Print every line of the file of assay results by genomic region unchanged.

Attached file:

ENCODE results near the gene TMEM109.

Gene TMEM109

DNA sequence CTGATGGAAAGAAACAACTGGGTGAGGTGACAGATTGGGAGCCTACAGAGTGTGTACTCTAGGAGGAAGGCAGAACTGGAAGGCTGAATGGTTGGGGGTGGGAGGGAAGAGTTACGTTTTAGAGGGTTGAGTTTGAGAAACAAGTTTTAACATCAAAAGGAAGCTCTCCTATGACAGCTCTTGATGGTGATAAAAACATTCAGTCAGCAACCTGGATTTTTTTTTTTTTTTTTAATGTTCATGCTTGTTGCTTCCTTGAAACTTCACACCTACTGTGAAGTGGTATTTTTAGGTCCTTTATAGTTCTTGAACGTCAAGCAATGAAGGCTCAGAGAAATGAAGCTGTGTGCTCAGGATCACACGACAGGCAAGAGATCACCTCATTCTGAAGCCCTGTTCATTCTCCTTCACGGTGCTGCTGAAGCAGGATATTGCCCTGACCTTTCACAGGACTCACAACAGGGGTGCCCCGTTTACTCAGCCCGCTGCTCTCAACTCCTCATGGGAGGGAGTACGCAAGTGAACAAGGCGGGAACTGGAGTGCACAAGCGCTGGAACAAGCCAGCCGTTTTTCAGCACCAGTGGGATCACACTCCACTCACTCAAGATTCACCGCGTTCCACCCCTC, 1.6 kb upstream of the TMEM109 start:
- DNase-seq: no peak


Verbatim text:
ENCODE results near the gene TMEM109.

Gene TMEM109

DNA sequence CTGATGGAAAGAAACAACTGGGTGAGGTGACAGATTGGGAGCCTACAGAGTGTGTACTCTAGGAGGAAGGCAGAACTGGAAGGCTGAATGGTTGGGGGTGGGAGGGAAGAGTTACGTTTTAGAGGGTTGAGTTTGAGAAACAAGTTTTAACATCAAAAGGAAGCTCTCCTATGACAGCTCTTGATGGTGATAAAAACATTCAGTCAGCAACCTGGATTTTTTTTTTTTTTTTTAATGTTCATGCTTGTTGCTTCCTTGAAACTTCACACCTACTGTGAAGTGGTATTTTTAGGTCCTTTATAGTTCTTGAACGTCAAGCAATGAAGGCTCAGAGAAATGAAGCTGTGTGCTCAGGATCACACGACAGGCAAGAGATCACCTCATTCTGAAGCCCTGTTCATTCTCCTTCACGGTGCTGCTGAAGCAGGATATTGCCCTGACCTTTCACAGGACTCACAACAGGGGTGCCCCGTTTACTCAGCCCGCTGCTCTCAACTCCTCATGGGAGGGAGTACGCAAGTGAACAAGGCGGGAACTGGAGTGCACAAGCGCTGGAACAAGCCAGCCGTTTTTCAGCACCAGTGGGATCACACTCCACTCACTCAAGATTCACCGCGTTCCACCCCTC, 1.6 kb upstream of the TMEM109 start:
- DNase-seq: no peak